Henna/ Mehandi

Henna grows in hot climates and can be found in most Middle Eastern countries such as Iran, Pakistan, Syria, Persia, Morocco, Egypt and India. We have found Indian henna to be the best for mehndi. The henna plant (Lawsonia inermis) is 8 to 10 feet high and its leaves are dried and crushed to make henna powder. The natural dyeing properties found in henna are tannins. Synonyms for henna are henne, Al-Khanna, Al-henna, Jamaica Mignonette, Egyptian Privet and Smooth Lawsonia

The history and origin of henna and it's uses is hard to track, with centuries of migration and cultural interaction it is difficult to determine where particular traditions began, though there is some historical evidence that mehndi as a ceremonial art form was originated in ancient India. But others believe the Moguls introduced the use of henna to India in the 12th Century. It has been used for at least 5000 years as a cosmetic and for it's supposed natural healing properties. There is documentation from archaeologist that in ancient Egypt that henna was used to stain the fingers and toes of Pharaohs prior to mummification.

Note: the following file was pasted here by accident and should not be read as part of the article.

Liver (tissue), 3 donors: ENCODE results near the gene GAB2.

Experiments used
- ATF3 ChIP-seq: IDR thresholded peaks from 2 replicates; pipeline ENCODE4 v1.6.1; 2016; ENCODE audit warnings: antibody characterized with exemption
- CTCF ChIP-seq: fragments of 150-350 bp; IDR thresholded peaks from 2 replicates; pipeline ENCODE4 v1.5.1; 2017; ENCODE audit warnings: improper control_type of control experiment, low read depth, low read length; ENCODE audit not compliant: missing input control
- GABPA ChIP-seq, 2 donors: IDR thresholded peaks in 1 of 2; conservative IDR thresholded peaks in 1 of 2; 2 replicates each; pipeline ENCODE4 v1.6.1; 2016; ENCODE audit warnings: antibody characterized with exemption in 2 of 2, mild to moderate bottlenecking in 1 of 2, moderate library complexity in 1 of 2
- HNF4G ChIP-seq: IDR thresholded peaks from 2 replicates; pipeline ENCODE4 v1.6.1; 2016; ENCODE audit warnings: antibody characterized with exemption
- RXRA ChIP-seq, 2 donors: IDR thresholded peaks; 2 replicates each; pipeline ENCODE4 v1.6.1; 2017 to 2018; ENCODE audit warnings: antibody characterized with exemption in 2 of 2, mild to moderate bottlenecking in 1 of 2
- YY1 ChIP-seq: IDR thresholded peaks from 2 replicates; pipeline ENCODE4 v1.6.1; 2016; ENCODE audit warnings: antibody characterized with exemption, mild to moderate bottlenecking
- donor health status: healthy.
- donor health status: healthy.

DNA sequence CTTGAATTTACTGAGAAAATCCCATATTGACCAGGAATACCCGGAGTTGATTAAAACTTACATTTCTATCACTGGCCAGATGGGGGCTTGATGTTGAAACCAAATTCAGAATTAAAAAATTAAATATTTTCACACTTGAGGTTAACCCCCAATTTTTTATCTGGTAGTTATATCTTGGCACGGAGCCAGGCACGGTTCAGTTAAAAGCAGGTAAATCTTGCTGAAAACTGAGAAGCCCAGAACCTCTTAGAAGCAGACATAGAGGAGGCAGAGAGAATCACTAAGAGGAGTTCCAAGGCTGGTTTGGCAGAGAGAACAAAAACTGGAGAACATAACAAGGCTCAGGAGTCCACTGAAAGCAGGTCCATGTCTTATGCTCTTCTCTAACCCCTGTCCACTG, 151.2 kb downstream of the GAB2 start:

The art form of applying henna (known as mehndi, mehandi or mehendi) varies from region to region. The varying designs can mean different things to each culture, such as good health, fertility, wisdom and spiritual enlightenment. It spans different cultures and religious traditions, thus making it possible to recognise distinctions in cultural style. Arabic mehndi designs are generally large, floral patterns on the hands and feet. Indians doing mehndi use fine, thin lines for lacy, floral and paisley patterns covering entire hands, forearms, feet, and shins. African mehndi patterns are bold, large geometric designs, usually black. After the henna paste is removed Africans apply a blackish paste of ashes, ammonia compounds and other corrosives to get the henna stain to turn out blackish. This is poisonous and is not a recommended procedure as there have been reported deaths from this procedure. We can only assume the reason they would go to these risky lengths is the natural color that henna stains, dark brown to dark orange, does not show up as well on very dark skin.